First, the possession, cultivation and distribution of pot will still remain illegal according to federal law. If Proposition 19 passes, the vote of Californian voters will not change the federal government's refusal to legalize pot. Attorney General Eric Holder warned Californians that if Proposition 19 passes, the feds will continue to prosecute those who are caught in possession of illegal pot. If you proceed to grow your marijuana garden in a "legal" 5x5 parcel according to Proposition 19, you run the chance of getting busted by the feds.
According to the 1988 Drug Free Workplace Act, it "requires some Federal contractors and all Federal grantees to agree that they will provide drug-free workplaces as a precondition of receiving a contract or grant from a Federal agency." Though the Drug Free Workplace Act does not require drug testing, there are notification requirements if an employee has been convicted of a criminal drug violation in the workplace.
For all those government jobs created by the Obama administration, pot smokers are to beware. An employer can take action against you if it determined that your work performance is being affected by your usage of pot.
In addition, since pot smokers are to smoke only in non-public places such as their personal residence in accordance with Prop 19, the federal ban on pot would not allow a user of marijuana to smoke a joint in Section 8 or any housing paid for by the U.S. government. If the possession and cultivation of pot is against federal law, how can a marijuana addict smoke weed on federal property?
If a pot smokers has a job that is a recipient of a federal grant, their use of pot could jeopardize the continuation of the grant since they are in violation of the 1988 federal law. Is the company you work for (receiving federal funding) going to allow you to endanger their continuation of receiving a grant or permit you to smoke pot on a smoke break somewhere on their premises? These issues are not addressed in Proposition 19 thus leaving a gaping hole on the federal vs. state's rights issue.
Second, in Proposition 19 the state of California is being given the option of legalizing a harmful hallucinogenic for the sake of bringing revenue into our lagging economy. Why stop at pot? Why not legalize prostitution and have the state regulate and tax any engagement a person may have with a hooker?
The legalization of pot in California will not decrease the number of pot users among youth, but because of its accessibility we can expect an increase in pot smoking. That increase will translate itself into more youth enrolled in rehab and treatment programs for marijuana addiction.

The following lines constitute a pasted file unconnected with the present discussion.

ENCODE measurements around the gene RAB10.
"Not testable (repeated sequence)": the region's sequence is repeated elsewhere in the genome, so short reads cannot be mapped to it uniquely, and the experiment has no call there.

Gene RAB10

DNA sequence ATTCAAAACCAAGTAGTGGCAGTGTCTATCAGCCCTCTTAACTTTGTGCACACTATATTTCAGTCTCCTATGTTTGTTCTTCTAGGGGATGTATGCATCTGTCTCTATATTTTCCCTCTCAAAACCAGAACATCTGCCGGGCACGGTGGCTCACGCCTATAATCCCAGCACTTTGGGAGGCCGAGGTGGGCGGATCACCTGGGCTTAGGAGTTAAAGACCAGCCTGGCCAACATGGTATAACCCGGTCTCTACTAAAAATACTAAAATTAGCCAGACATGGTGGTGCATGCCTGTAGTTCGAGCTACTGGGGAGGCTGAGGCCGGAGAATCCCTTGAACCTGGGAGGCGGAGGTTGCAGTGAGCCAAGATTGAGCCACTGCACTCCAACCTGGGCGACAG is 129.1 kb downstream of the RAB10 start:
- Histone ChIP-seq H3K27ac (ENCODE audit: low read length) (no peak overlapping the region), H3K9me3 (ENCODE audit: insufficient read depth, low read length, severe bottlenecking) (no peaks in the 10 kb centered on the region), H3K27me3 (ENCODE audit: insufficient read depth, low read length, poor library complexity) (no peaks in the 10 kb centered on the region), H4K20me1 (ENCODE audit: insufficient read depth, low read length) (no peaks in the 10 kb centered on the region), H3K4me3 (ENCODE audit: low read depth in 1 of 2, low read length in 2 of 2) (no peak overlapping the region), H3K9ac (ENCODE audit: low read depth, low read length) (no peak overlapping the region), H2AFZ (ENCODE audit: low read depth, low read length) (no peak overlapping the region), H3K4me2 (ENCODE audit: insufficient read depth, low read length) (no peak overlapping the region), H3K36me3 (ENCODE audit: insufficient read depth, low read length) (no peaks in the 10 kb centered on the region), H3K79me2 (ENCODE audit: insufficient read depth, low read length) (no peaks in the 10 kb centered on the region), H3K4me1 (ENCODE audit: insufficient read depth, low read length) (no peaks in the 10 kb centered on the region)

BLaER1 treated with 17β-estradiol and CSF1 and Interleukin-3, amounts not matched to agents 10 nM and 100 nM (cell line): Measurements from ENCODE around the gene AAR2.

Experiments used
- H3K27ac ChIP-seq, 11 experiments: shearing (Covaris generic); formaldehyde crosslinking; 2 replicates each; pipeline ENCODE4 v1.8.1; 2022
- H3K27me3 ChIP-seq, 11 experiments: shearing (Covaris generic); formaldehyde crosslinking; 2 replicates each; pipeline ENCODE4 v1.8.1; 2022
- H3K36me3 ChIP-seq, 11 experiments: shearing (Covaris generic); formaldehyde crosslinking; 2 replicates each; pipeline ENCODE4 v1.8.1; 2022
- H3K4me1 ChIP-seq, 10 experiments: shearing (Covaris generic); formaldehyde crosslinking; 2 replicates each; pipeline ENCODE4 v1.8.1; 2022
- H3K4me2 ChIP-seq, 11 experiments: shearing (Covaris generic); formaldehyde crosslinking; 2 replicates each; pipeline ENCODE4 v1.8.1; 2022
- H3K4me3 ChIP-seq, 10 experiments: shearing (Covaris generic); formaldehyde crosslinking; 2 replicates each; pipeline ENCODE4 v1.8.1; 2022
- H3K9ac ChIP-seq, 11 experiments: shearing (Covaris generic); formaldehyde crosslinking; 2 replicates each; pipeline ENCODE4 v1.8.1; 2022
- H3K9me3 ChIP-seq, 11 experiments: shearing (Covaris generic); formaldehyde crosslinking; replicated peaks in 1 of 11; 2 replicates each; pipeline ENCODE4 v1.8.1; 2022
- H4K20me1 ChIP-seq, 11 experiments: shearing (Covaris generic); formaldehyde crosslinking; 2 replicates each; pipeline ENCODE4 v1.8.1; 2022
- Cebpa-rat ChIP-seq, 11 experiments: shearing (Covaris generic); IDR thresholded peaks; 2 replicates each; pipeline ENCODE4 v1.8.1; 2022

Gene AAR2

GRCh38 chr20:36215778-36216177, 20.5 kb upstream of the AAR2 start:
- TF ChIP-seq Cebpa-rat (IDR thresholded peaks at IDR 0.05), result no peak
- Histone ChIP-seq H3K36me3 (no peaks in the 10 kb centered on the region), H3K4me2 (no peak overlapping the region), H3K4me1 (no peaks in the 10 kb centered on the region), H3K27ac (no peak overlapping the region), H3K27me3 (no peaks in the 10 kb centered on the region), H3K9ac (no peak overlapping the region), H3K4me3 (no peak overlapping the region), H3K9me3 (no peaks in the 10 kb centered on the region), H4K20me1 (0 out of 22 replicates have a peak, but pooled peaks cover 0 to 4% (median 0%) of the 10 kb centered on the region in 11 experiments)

The U.S. Office of National Drug Control Policy Director R. Gil Kerlikowske states that the number of adolescents enrolled in marijuana rehabilitation program is higher than ever. "In California 47% of those undergoing drug treatment for marijuana in 2008 either voluntarily or after encounters with the criminal justice system, were under 18, compared to 28% for the country as a whole" (AP/KNX 1070).
Shame on us as Californians that we would legalize a harmful drug and make it easier for our youth to gain access to weed just so we can add more revenue to our bankrupt economy. Where are our morals and concern for future generations?
Third, the claim that legalizing pot will bring billions into the California budget is erroneous. The official title of Proposition 19 is "The Regulate, Control and Tax Cannabis Act of 2010. Consider the words: regulate, control and tax. It will cost money for local governments in cities where pot shops exist to license, regulate and impose taxes on these retail establishments. It will also cost the state of California to regulate cities were pot shops exist.
Proposition 19 encumbers local governments with the responsibility to control these licensed pot shops in regards to their sales, cultivation of pot, possession for sale and on premise consumption of marijuana (Article 5 Section 11301.h).
Local governments will also have to regulate location, hours of operation, occupancy, protection of nearby properties and persons from unwanted exposure to pot smoke, signs and advertising. All that revenue that allegedly will come from pot sales will be redirected to subsidize local governments so they can effectively control pot retail shops in accordance with Proposition 19. Follow the money.